Fuzzy alarm clock digits faded into view. A moment later, the alarm blasts an AM talk radio replay of a taped interview with some unknown, self absorbed art critic bemoaning government cuts in arts funding. It’s normal for my biological clock to awaken me just before my alarm sounds. In fact, I can usually just tell myself when I need to wake up and an alarm clock isn’t even needed. I do that for work all the time, but today is far more important than work, so I set the alarm. I sprang out of bed like a kid on Christmas morning and slapped the button to silence the alarm.
My plan was to hit the road by five am and I was on track. I’ve always been an early riser. It’s probably hereditary. My mom was often in her office by 5am. She would no doubt be ready to roll. After forcing down some vitamins and a breakfast bar, I verified the bike was properly loaded, cargo secured, and otherwise ready to go.
My bike is a 2010 Scarlett red Harley Davidson Road Glide that I aptly named “Hester”. Nathaniel Hawthorne would be proud. I had spent a few months and more than a few dollars installing performance and comfort upgrades on Hester just for this trip. The newly rebuilt seat from Mean City Cycles with memory foam in the driver and passenger sections was far more comfortable than the stock Harley padding. The WheelDock center stand I installed makes loading gear and passengers much easier. I added rear speakers from HogTunes to the tour pack for better rider and passenger music during those long stretches of highway where no one wants to talk; even to themselves.
I had packed almost everything up last night, so once mom was on board, I saddled up for a long days ride and we hit the road. I can usually go 240 miles on a tank of gas, which makes for a comfort/gas stop every few hours or so. This is a pace that should be tolerable at most any age.
The ride from Dallas to Denver would be a long one, with very little scenery to note until we approached the Denver area and got into the mountains. I considered various route options, but I was leery of construction delays in Texas that would result in hours in single lane stop-and-go traffic. Riding a motorcycle across Texas in late July heat is a taxing proposition for a rider at any age. Mom had already been through some pretty extreme heat back in March and being from Texas, my blood is relatively thin. I didn’t anticipate any physiological issues as long as gas stops were also hydration stops. Yesterday, I called local Harley dealers in the cities along the route to find out about road construction and conditions and didn’t get any bad news. I took the most scenic route that Texas offers, which is about as scenic as a bar code and every bit as interesting.
This ride gave me an opportunity to test my new helmet comm gear. I’m very happy with the Cardo G4 headset. Bluetooth telephone audio was clear on both ends, even with the face open and shield up on my Shark Evoline helmet. I would normally never be interested in my cell phone when I ride, but traveling 14 hours on pretty much flat land made even work conversations appealing. My GPS downloads my phone's address book and displays the inbound caller’s name and if I accept, it passes the phone Bluetooth audio to the Cardo headset in my helmet. I can dial from the phone book using the large GPS touch screen.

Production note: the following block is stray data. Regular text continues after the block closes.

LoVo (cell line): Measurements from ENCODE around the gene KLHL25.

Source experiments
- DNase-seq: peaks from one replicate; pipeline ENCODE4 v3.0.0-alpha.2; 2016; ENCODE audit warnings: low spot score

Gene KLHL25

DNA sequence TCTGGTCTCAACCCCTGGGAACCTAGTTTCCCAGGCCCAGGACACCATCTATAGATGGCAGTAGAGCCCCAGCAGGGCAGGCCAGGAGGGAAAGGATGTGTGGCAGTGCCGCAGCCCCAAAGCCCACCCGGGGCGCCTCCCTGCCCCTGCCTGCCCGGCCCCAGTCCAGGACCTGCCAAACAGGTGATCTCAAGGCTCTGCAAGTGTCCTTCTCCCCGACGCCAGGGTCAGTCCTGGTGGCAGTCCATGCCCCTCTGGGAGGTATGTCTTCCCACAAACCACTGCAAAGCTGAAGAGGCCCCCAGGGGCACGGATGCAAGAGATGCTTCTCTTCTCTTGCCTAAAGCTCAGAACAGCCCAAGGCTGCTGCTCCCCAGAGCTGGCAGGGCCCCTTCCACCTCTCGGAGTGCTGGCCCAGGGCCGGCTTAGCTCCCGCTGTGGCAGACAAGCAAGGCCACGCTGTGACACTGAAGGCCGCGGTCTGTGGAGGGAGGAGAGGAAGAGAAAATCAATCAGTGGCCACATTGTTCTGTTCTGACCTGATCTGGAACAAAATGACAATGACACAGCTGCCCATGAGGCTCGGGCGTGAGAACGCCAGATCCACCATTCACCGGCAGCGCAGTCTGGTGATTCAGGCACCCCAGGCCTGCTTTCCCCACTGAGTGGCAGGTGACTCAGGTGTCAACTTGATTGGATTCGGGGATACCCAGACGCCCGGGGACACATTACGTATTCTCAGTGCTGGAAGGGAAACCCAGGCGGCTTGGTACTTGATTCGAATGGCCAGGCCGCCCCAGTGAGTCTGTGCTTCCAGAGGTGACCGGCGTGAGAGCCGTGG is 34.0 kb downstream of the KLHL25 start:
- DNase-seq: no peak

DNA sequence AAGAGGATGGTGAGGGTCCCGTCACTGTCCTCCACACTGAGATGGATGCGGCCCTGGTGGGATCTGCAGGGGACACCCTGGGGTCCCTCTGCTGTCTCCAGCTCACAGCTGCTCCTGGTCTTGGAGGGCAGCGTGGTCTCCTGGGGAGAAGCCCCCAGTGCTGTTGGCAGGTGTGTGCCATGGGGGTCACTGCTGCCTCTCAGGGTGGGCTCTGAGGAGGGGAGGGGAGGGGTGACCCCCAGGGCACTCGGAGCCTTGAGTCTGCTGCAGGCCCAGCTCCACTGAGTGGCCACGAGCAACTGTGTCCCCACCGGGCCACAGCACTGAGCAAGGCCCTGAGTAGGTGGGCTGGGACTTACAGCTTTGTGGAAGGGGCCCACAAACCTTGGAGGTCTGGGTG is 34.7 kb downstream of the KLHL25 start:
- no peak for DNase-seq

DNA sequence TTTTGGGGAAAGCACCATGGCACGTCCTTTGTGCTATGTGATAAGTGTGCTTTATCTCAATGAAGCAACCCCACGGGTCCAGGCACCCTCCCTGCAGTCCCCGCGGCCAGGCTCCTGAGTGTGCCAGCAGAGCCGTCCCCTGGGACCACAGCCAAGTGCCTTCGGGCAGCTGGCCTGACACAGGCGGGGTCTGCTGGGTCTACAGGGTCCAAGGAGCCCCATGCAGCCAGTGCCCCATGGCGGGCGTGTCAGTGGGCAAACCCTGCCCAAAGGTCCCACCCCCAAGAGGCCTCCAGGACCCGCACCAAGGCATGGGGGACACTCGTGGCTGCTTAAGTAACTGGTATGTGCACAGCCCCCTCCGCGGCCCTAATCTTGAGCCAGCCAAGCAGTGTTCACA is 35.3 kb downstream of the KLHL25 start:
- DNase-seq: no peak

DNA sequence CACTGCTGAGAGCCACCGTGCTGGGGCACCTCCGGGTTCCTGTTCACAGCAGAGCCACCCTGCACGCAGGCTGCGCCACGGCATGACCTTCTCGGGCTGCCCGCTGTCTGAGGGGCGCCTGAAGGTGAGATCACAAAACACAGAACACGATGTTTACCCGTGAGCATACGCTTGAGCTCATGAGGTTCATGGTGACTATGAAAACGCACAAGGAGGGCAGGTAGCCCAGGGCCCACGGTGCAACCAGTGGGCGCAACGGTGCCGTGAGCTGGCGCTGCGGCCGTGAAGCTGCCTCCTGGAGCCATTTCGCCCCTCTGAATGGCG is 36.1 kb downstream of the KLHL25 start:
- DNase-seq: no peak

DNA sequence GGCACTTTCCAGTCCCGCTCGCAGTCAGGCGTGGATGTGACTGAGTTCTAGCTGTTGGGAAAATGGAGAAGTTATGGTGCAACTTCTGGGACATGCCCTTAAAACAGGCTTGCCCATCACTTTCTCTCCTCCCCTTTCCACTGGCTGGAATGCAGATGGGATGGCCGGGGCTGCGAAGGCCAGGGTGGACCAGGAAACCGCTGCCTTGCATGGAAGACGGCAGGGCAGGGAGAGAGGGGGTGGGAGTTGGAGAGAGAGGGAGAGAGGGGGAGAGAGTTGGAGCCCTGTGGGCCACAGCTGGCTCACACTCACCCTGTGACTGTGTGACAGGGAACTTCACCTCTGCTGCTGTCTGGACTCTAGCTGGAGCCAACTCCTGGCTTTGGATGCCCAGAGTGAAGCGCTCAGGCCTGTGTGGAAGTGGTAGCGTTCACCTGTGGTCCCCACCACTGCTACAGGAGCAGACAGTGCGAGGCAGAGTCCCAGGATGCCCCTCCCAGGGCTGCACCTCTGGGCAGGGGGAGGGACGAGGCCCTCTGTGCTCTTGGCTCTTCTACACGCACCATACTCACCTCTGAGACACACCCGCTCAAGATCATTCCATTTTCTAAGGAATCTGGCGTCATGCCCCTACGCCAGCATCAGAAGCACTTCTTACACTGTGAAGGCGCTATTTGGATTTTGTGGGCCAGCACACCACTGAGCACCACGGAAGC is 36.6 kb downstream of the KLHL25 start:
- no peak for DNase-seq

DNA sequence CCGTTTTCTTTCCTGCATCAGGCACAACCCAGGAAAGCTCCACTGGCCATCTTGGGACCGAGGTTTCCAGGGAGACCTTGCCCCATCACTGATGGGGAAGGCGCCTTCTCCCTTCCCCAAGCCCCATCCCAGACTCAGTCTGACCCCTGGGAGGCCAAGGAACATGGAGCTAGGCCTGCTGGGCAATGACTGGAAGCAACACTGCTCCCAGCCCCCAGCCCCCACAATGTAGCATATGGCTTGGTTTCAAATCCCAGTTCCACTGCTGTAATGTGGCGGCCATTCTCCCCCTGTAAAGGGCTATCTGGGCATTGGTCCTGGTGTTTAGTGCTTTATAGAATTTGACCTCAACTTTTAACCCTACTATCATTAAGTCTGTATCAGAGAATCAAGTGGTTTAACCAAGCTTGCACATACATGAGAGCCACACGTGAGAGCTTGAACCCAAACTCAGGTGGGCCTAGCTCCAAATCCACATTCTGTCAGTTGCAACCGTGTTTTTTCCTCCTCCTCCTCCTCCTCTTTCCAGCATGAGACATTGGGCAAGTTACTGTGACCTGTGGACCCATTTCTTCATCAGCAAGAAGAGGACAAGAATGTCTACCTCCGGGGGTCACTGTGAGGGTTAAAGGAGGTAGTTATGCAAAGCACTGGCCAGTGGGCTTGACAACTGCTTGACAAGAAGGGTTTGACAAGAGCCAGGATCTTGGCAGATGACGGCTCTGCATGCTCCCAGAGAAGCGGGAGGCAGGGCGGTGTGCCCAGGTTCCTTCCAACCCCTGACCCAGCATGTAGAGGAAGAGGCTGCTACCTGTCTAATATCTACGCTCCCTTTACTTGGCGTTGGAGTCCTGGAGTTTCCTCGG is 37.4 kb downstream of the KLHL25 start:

I was at a gas stop in the thriving metropolis of Amarillo, Texas when a yellow bus pulled up the other side of the pump island. It was a short yellow bus, but the passengers were all adults from a home for people with special needs. They were falling all over themselves in excitement over seeing my bike as they poured out of the bus. They gathered around me and I felt like Richard Dryfuss when the bald little aliens surrounded him at the end of Close Encounters of the Third Kind. Only these aliens were tall and most of them (men and women) needed a shave. One of them eagerly reached out to shake my hand. As I reached out to him, a female chaperon yelled out “No, Reggie! “Elbows only. ELBOWS ONLY!” He stopped and with a huge genuine smile, held out his right elbow. Confused but not wanting to show it, I extended my elbow and we did an elbow bump. He laughed and walked back to the bus. I looked over at another rider (who was traveling the opposite direction but just happened to be there gassing up when I was) and shrugged my shoulders. A male chaperon from the bus who resembled Urkel wearing scrubs looked over at me gesturing his semi-closed fist up and down and said, “He masturbates constantly; day and night”. How the hell do you respond to that? I held up my right elbow, pointed at it, and winked.
The rest of the trip was pretty boring compared to that. I got a chance to play with the time lapse feature on my video camera. I'll have fun with that tomorrow in the Rockies. We caught a little rain in New Mexico, but most of it evaporated before it hit the ground. It made for nice, cool temperatures though. We caught steady rain in Colorado and pulled over to suit up in rain gear. Of course, it took longer to don the gear than actually spent riding in the rain. Within minutes, I found myself riding in 100 degree temps with a rubber sweat suit on, so I pulled over again, stuffed the rain gear into my saddle bag, and swigged a 5-Hour energy shot. Other than catching rush hour traffic in Colorado Springs, the trip was pretty quick paced. I snaked my way through traffic and rode under the hotel overhang. Dismounting from Hester was almost as painful as it was relieving. I unpacked my gear and headed in for a much needed evening of sleep.